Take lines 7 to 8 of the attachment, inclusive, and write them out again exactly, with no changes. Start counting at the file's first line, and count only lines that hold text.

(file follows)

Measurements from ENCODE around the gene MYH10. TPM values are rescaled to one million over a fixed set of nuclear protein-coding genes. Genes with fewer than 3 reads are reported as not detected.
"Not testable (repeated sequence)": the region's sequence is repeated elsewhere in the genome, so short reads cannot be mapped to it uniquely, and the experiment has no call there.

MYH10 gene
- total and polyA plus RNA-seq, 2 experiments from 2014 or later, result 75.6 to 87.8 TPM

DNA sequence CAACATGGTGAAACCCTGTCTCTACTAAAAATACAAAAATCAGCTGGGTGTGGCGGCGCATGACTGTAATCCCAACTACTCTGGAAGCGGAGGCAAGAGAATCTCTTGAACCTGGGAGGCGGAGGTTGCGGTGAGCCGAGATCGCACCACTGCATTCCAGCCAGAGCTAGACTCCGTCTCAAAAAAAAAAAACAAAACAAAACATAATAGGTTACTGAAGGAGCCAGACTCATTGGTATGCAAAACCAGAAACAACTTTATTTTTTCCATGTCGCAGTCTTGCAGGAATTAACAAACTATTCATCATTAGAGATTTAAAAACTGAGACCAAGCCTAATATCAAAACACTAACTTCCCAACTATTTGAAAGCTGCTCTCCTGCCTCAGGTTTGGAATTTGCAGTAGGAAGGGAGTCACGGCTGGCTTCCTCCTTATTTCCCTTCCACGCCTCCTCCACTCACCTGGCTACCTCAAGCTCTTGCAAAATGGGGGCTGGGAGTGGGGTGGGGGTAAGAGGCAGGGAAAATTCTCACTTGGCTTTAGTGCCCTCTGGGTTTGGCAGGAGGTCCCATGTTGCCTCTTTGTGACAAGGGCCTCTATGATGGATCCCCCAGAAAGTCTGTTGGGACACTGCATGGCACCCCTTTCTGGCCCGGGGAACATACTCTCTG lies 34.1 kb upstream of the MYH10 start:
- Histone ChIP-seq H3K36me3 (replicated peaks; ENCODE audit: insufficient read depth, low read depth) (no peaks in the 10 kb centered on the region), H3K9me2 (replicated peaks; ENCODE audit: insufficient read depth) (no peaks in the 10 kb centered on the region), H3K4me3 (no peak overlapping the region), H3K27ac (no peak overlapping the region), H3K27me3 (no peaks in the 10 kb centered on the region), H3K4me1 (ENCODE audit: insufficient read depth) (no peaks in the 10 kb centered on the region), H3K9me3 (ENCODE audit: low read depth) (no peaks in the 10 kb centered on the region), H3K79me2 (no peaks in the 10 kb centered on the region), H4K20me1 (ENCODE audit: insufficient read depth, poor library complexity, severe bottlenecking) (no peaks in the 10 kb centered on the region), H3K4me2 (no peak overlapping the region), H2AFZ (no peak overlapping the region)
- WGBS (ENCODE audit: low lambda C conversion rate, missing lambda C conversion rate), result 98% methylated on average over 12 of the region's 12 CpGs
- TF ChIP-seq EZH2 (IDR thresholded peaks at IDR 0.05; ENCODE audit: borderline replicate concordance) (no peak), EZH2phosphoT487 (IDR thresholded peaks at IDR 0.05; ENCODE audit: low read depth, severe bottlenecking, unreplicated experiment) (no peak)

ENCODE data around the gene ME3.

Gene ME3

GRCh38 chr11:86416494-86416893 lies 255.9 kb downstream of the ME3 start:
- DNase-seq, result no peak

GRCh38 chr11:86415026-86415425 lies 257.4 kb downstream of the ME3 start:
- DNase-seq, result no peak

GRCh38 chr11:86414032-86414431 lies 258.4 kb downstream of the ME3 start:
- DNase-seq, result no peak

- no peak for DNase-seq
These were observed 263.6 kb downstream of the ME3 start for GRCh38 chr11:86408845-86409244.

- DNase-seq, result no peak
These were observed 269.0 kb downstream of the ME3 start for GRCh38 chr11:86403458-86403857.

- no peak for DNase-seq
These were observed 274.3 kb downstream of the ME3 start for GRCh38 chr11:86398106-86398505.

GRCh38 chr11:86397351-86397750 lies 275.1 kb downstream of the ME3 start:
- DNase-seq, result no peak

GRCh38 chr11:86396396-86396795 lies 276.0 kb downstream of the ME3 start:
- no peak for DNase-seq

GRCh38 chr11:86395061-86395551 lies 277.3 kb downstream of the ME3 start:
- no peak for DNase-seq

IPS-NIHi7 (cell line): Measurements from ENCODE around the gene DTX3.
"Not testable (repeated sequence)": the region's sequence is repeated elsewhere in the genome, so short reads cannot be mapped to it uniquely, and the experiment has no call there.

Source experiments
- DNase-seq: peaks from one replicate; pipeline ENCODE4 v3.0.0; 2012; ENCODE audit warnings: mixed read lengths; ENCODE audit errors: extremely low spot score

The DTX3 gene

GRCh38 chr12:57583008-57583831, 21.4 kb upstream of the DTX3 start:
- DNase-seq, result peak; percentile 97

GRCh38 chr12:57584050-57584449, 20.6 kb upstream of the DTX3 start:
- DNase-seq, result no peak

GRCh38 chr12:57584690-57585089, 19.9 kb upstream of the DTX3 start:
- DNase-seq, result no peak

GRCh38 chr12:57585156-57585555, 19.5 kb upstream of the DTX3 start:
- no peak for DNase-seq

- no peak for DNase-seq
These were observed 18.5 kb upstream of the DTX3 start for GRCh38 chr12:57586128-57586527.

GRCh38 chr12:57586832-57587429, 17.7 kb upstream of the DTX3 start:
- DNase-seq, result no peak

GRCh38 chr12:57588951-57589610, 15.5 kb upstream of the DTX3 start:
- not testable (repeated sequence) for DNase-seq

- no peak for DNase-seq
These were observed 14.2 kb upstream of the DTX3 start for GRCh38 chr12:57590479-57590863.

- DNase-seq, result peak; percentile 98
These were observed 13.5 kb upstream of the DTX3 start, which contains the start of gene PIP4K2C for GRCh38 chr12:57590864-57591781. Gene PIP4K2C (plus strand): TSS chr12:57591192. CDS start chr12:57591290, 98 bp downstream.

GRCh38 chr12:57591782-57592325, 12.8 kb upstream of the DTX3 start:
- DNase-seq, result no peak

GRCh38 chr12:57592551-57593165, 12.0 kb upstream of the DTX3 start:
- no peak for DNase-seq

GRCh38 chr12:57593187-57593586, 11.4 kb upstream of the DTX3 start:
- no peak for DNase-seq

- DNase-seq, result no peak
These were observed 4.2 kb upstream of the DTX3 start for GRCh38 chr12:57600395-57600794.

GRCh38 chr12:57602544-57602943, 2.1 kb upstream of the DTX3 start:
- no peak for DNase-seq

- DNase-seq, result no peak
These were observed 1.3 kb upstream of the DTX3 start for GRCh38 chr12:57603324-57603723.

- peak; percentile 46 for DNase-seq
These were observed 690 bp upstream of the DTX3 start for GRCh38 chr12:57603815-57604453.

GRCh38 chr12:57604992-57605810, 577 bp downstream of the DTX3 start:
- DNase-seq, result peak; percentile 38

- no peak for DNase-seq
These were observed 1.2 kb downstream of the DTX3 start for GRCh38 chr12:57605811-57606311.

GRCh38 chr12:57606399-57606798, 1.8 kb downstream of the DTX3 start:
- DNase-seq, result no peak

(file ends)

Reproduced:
- WGBS (ENCODE audit: low lambda C conversion rate, missing lambda C conversion rate), result 98% methylated on average over 12 of the region's 12 CpGs
- TF ChIP-seq EZH2 (IDR thresholded peaks at IDR 0.05; ENCODE audit: borderline replicate concordance) (no peak), EZH2phosphoT487 (IDR thresholded peaks at IDR 0.05; ENCODE audit: low read depth, severe bottlenecking, unreplicated experiment) (no peak)